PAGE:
Of course a lot of this is conjecture, and for the meantime, I’m fairly certain that going to the gym is still my best bet for keeping fit. But while I’m still mad at Wii Fit, I’m intrigued at what developments might eventually arise following the success of a video game.  This doesn’t seem to fit into the stereotype of what people imagined a video game to be.

  1. It takes zero dollars to exercise on your own at home. If you seriously just HAVE to spend money on exercise, why not go to the gym, as you mentioned, or spend that Wii Fit money on a cycling machine? That’s how I feel about it; to me, it feels like if you buy Wii Fit, you’re spending 50 dollars (or is it more?) for your video game console to tell you that you’re overweight.

    Maybe I should make a game about hitting on the opposite sex, but make it more like how it is in real life, instead of how most video games handle it (picking the nicest dialogue choices during conversations). Then, when the player fails, the game can hurl insults at them until they get better at attracting people. It’ll be about as productive as a Wii Fit, right?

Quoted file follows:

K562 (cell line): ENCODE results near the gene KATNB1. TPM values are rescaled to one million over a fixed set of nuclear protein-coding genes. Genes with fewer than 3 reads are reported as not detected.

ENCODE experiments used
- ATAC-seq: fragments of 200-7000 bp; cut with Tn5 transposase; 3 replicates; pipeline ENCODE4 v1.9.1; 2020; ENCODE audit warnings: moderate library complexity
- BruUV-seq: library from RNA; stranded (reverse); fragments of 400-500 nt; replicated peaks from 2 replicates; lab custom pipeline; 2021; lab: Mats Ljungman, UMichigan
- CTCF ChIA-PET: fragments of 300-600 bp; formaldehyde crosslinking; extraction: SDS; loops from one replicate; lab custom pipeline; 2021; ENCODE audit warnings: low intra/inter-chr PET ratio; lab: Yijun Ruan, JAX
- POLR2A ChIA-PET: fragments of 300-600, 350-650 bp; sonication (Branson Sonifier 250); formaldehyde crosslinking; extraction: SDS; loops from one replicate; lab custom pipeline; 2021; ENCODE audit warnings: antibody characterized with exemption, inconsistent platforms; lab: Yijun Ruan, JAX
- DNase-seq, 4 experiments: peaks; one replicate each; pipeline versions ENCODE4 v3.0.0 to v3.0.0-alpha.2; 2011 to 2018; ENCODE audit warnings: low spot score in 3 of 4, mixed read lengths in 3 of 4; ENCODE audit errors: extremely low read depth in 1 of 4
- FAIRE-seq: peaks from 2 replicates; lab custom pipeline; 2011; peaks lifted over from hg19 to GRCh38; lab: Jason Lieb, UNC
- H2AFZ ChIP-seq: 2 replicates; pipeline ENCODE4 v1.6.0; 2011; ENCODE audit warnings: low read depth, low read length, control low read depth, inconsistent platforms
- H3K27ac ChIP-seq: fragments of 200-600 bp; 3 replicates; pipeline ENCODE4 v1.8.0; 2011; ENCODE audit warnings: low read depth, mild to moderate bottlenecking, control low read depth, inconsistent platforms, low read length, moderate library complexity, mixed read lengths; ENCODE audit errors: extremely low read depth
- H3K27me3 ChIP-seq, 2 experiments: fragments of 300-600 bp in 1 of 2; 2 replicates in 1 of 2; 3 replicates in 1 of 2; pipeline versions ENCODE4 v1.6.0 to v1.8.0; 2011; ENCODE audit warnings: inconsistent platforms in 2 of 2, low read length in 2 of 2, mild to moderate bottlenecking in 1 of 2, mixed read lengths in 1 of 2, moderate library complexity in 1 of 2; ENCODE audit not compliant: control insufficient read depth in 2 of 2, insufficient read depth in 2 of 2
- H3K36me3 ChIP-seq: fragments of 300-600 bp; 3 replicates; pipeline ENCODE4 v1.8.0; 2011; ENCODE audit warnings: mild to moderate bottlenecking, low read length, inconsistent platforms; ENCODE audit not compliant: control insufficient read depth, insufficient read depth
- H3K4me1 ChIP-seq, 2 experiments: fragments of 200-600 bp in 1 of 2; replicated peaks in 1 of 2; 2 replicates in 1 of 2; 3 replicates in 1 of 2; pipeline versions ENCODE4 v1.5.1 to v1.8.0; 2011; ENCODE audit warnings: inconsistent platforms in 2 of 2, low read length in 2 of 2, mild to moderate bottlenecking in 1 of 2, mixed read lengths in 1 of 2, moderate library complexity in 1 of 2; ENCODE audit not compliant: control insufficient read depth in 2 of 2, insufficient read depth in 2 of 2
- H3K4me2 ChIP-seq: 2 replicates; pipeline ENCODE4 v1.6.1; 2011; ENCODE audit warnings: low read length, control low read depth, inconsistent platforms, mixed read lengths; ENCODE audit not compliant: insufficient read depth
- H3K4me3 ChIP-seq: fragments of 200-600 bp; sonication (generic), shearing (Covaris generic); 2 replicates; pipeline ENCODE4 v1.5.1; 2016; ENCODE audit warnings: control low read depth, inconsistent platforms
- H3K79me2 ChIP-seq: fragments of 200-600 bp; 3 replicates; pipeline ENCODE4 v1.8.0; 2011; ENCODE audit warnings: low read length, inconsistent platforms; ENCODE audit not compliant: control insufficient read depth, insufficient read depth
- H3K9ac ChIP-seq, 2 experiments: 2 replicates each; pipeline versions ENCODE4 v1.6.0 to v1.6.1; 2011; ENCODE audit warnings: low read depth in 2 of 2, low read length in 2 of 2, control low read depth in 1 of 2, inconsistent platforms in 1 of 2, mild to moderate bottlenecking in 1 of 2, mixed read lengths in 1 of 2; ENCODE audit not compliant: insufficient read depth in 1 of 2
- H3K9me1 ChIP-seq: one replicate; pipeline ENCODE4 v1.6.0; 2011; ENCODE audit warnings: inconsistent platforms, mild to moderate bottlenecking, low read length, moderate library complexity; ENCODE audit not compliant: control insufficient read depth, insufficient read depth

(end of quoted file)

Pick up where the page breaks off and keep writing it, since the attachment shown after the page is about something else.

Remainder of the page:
2. Simply running a mile every once in a while is infinitely more productive than spending $80+ dollars on Wii Fit/etc. It’s not that hard to just run around the block once a week, even if you’re lazy: just bring your iPod.

  3. I like how the end of the article raises some foreseeable questions about how video game may have an affect on the health care industry.

  4. Who could have guessed waving your arms around playing Mario would do so much good.

  5. avatar Auth

    1.Madworld 2.House of the dead overkill 3.New super mario bro`s wii 4.Resident evil dairdkse chronicles 5.Super smash bro`s brawl 6.Conduit 7.Tatsunoko v.s capcom 8.Resident evil umbrella chronicles 9.Dead rising chop til you drop 10.Driver san francisco? those are my top 10 favorite wii games.Log in to ReplyWas this answer helpful?LikeDislike